Pair it with: While Gouda melts well, it also tastes great mixed with other cheeses. Chop up some roasted red peppers to add to your Gouda grilled cheese.
Havarti, a semi-soft Danish cow’s milk cheese is great for grilled cheese sandwiches because it melts well. It has a subtle flavor and is fairly similar to provolone or mild Cheddar. Like many semi-soft cheeses, Havarti shreds well and is very versatile.
Pair it with: Add some sautéed and chopped broccoli rabe or sautéed spinach and artichoke hearts to your Havarti grilled cheese. For a unique combination try my lobster and avocado grilled cheese recipe.
Fontina is a mild, cow’s milk cheese from Italy. It melts really well, creating that gooey, stringy cheese pull of your dreams. If you can’t find Fontina, Gouda makes a good substitute.
Pair it with: I use fontina in my truffle grilled cheese recipe combined with sautéed mushrooms, truffle oil and arugula. Try adding a bit of honey or hot honey.
Gruyère is a hard cheese with a nutty, warm, sweet flavor from Switzerland. The fact that it melts well (due to a high water to oil ratio) mixed with its distinct flavor, makes it the perfect addition to a grilled cheese sandwich. If you can’t find Gruyère, I recommend substituting with another Swiss cheese like Emmental in any recipe.
Pair it with: The nutty flavor of Gruyère pairs really well with shaved meats like ham – there’s a reason it’s included in the French classic, croque madame. I love pairing a Gruyère grilled cheese with fresh chopped herbs and caramelized onions.
Provolone is a smooth, creamy, mild semi-firm Italian cheese. Think of it as a cousin to part-skim mozzarella. It’s great for a melty stringy sandwich. Provolone is similar in flavor to fontina if you need to make a substitution.
Pair it with: Melt provolone with slices of tomato (try adding some confit tomatoes) and a spoonful of homemade pesto or chopped oregano and basil for a garlic bread-inspired sandwich.
I prefer using part-skim mozzarella cheese for grilled cheese because the low-moisture, dry, rubbery texture melts better. Fresh mozzarella has a softer, more buttery texture and a higher water content so it becomes runny rather than gooey as the cheese melts.
Pair it with: Like provolone, it pairs well with tomato slices, fresh basil and balsamic glaze for a Caprese grilled cheese.
While it’s not the most traditional grilled cheese it melts very well. Blue veined cheeses have a characteristic sharp, tangy, salty flavor, however, not all blue cheeses are the same. I recommend using a crumbled blue cheese like Gorgonzola. I don’t recommend only using blue cheese on a grilled cheese – it will be much too overpowering. Instead, combine it with another cheese like Fontina or mild white Cheddar cheese.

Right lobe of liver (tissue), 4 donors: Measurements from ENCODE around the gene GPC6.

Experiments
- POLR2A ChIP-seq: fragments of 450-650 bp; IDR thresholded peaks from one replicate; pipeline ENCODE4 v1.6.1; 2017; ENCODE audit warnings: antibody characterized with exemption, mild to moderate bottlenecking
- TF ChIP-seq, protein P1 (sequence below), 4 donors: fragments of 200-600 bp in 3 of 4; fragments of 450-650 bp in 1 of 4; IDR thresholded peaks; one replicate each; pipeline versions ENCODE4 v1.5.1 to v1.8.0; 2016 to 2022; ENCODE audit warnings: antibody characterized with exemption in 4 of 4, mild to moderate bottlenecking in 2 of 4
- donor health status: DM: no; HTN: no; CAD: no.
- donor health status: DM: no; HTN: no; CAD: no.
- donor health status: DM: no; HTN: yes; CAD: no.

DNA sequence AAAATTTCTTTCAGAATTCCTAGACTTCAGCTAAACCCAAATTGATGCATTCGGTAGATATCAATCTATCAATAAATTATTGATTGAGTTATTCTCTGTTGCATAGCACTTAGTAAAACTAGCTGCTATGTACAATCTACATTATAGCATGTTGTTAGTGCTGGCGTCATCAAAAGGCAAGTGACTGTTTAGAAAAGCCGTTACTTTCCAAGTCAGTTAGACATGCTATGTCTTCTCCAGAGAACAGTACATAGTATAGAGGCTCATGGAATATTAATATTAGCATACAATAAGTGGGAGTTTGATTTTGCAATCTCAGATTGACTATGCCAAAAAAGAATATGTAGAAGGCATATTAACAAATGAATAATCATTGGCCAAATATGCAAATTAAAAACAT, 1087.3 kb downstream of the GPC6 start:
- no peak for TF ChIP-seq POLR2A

Pair it with: Combine with another mild cheese and other ingredients like sautéed mushrooms, caramelized onions, thinly sliced steak or with slices of fruit like apples or pears. It also pairs well with salty bacon and sweet fig jam.
Best grilled cheese ever. Used Creamy scredded cheddar with Fontina.
There’s so much I want to say about this article, but I’ll spare you the wall of text. I have to suggest looking up how to do your own cheese processing if you like using American on your grilled cheese. American cheese is a processed form of a mild, Colby-like cheese, but you can process more interesting cheeses to impart an American-like texture and melt to them. Processing does mute the flavor of the base cheese a bit, but a processed sharp cheddar, for instance will still be more flavorful than regular American cheese.
Personally, I don’t like processed cheese on my grilled cheeses. I can’t explain why. I do process all sorts of cheeses for cheese dips, nachos, burgers, etc; I like them in those contexts.
I’m IN SHOCK…Muenster is an EXCELLENT Melting cheese for a grilled cheese sandwich. You didn’t even mention it!
Best Grilled Cheese ever! I never tried the mayonnaise and it made the outside perfect.
So happy to hear that!! Mayo really is the key to that golden brown crust!